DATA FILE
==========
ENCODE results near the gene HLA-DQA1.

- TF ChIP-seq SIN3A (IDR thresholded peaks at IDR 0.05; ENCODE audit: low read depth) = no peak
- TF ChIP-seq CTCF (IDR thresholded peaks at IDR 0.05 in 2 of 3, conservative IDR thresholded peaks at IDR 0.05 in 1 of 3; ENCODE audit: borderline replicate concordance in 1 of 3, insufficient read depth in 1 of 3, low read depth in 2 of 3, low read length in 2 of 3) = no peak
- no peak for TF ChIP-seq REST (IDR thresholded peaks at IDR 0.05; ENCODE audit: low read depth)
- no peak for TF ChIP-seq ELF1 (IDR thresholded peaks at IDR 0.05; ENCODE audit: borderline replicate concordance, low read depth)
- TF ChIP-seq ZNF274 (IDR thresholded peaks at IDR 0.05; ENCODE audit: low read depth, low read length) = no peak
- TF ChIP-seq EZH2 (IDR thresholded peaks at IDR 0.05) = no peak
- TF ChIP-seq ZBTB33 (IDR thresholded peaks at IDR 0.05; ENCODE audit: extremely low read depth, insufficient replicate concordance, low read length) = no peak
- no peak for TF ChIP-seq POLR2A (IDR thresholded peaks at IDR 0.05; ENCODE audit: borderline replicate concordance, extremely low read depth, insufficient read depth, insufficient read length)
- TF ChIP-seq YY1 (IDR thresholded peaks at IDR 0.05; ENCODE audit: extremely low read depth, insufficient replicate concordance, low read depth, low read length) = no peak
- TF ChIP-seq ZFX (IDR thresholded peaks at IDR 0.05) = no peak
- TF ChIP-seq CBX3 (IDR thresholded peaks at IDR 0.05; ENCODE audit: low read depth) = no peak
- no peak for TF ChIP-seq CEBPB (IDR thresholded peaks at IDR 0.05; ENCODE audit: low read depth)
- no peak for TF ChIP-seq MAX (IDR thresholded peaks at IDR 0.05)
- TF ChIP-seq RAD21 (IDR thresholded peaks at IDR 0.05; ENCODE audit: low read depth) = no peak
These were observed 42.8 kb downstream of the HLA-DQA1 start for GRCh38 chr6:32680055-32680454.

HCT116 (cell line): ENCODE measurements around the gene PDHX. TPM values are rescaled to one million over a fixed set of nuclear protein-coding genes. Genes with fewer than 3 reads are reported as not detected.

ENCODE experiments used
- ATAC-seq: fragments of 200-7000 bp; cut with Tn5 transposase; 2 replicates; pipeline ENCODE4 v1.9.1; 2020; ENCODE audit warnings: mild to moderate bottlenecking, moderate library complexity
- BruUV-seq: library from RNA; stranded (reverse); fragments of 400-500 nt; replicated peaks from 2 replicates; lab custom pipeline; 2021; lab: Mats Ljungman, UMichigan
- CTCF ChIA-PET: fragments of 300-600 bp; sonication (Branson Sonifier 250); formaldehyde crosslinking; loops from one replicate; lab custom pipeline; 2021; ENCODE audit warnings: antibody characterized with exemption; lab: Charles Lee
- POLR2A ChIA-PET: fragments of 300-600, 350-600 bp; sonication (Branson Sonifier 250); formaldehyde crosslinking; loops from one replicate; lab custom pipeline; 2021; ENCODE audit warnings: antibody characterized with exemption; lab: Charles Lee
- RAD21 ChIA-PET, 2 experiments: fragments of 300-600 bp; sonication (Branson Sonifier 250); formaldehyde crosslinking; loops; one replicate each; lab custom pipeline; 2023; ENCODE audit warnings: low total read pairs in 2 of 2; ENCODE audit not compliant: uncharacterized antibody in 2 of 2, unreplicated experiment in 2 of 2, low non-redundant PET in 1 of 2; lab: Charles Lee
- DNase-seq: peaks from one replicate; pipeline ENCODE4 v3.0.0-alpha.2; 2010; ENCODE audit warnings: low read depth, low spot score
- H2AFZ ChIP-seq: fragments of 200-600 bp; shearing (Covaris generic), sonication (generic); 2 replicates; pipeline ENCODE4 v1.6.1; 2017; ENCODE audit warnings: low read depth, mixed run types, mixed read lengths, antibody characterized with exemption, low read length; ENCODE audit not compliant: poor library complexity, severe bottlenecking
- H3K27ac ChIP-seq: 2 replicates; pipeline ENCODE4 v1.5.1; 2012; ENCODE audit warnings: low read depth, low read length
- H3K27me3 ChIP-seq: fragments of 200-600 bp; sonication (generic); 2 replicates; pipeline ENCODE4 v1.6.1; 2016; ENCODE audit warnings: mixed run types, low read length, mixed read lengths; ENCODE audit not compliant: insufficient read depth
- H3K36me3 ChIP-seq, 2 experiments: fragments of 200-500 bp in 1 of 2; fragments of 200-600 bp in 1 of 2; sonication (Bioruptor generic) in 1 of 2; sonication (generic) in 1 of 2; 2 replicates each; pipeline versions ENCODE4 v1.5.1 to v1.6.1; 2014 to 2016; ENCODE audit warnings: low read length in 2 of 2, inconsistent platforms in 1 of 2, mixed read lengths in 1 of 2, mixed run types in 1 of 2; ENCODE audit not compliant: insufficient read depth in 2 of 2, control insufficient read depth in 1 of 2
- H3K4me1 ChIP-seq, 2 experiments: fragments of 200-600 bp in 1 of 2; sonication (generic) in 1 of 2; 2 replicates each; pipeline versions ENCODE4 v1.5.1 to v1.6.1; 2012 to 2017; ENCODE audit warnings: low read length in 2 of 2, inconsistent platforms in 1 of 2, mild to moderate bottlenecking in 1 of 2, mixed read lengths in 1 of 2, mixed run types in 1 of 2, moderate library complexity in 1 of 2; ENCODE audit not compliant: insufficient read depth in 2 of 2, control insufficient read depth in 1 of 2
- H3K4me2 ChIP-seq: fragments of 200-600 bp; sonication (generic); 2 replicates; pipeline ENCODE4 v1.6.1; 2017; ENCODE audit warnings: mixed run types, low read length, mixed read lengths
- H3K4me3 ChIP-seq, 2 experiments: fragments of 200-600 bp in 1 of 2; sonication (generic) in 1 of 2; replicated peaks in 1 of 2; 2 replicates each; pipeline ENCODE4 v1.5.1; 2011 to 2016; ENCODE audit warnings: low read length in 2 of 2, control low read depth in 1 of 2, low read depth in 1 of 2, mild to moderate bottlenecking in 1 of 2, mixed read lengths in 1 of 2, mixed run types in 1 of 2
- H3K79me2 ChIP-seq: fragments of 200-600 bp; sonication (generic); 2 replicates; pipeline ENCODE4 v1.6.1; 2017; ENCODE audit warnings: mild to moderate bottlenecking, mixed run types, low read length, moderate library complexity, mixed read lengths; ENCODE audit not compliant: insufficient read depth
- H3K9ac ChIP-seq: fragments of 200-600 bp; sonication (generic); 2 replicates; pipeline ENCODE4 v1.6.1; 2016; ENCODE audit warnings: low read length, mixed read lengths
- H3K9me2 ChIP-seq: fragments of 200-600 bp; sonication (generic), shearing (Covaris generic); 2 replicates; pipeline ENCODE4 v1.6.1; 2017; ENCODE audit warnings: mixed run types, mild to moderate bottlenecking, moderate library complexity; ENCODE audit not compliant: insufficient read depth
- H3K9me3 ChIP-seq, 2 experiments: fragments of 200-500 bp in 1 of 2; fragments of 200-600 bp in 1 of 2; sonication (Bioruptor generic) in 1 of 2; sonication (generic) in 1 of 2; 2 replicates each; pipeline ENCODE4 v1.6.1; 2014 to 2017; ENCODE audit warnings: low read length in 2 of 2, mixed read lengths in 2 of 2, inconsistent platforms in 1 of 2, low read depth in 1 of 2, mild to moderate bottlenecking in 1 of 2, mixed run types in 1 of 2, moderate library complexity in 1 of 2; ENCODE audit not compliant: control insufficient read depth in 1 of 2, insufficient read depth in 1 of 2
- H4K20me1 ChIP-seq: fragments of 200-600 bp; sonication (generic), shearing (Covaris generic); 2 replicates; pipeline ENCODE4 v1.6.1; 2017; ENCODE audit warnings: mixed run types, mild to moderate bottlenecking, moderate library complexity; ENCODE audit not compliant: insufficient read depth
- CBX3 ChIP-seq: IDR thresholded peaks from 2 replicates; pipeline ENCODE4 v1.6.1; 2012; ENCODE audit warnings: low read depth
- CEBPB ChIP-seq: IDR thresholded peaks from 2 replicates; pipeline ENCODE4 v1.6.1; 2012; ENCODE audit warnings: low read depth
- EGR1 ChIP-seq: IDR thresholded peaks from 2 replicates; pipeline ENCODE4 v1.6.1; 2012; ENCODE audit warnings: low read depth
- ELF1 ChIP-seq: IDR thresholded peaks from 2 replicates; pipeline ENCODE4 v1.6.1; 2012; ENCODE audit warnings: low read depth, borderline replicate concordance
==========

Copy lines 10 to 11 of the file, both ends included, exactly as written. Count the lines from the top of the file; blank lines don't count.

- TF ChIP-seq YY1 (IDR thresholded peaks at IDR 0.05; ENCODE audit: extremely low read depth, insufficient replicate concordance, low read depth, low read length) = no peak
- TF ChIP-seq ZFX (IDR thresholded peaks at IDR 0.05) = no peak